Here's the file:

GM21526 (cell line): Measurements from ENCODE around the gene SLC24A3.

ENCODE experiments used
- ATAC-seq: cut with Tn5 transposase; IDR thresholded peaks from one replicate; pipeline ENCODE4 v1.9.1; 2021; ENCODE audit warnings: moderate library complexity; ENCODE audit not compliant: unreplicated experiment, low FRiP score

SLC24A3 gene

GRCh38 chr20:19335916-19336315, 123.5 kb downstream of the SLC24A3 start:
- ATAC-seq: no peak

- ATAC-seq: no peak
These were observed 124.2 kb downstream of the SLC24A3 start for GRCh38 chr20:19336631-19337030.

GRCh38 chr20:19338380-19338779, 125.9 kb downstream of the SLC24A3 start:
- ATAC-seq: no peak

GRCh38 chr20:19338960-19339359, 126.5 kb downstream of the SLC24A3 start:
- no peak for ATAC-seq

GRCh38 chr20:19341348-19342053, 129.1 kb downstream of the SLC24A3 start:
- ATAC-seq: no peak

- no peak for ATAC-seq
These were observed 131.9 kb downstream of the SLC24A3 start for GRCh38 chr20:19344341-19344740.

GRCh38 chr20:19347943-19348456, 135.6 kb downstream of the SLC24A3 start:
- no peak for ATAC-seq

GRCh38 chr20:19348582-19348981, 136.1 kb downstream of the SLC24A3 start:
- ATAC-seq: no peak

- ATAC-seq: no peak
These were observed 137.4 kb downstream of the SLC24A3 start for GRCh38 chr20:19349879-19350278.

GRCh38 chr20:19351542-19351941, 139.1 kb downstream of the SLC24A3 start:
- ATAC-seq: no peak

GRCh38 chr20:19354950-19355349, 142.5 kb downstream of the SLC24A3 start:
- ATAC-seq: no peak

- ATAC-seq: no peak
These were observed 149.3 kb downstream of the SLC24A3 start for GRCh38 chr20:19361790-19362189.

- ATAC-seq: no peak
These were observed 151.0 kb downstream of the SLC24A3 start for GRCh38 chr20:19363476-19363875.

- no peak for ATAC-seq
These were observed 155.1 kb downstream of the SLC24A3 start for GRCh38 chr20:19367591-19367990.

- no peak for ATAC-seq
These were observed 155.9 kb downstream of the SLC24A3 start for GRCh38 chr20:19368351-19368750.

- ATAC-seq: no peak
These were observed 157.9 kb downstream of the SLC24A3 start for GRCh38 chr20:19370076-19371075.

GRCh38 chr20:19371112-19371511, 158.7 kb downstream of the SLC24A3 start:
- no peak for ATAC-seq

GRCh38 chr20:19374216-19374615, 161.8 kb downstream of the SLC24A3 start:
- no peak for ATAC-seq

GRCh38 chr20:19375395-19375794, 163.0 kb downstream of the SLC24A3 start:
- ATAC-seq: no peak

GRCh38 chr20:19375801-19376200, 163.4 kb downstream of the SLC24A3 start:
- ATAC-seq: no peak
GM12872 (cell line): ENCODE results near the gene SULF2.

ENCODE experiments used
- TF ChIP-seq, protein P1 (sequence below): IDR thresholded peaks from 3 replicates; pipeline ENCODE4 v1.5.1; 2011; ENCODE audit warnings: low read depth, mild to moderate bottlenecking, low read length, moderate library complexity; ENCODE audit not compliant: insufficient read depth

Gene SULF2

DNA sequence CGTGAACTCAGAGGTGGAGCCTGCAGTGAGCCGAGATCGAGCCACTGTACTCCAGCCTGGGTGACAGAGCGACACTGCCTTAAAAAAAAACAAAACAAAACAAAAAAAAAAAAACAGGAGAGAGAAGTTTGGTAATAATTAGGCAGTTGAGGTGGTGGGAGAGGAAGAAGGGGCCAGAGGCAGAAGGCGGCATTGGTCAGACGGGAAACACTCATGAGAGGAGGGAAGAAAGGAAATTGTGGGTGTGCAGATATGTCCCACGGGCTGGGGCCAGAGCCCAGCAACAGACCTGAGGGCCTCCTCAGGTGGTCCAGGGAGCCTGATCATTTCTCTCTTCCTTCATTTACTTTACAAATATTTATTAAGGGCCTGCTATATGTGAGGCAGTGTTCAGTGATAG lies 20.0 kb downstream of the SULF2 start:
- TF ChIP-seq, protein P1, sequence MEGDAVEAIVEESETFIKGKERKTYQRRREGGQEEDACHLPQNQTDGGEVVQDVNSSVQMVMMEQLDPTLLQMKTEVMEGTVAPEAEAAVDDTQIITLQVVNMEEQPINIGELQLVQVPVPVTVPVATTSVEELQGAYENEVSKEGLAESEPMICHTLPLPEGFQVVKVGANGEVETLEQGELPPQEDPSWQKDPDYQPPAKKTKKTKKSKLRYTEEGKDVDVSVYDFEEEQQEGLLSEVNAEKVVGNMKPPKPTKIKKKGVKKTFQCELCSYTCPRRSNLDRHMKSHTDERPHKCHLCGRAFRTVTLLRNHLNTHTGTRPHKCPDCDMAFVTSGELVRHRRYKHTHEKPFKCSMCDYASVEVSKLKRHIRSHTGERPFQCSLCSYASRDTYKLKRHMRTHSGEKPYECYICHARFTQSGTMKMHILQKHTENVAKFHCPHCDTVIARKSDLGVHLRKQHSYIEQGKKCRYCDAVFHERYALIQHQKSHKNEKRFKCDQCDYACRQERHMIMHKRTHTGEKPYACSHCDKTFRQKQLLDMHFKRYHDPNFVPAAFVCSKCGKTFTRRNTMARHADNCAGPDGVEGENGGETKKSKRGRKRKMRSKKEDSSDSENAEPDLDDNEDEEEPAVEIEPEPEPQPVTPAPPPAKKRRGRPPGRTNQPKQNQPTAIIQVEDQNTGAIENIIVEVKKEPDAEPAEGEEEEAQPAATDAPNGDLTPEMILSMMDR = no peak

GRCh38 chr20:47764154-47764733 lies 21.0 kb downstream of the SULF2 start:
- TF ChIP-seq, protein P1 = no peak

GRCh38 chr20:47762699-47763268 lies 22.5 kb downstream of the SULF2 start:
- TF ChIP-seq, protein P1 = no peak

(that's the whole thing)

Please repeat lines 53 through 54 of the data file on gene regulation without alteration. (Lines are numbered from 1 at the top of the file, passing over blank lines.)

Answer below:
GRCh38 chr20:47762699-47763268 lies 22.5 kb downstream of the SULF2 start:
- TF ChIP-seq, protein P1 = no peak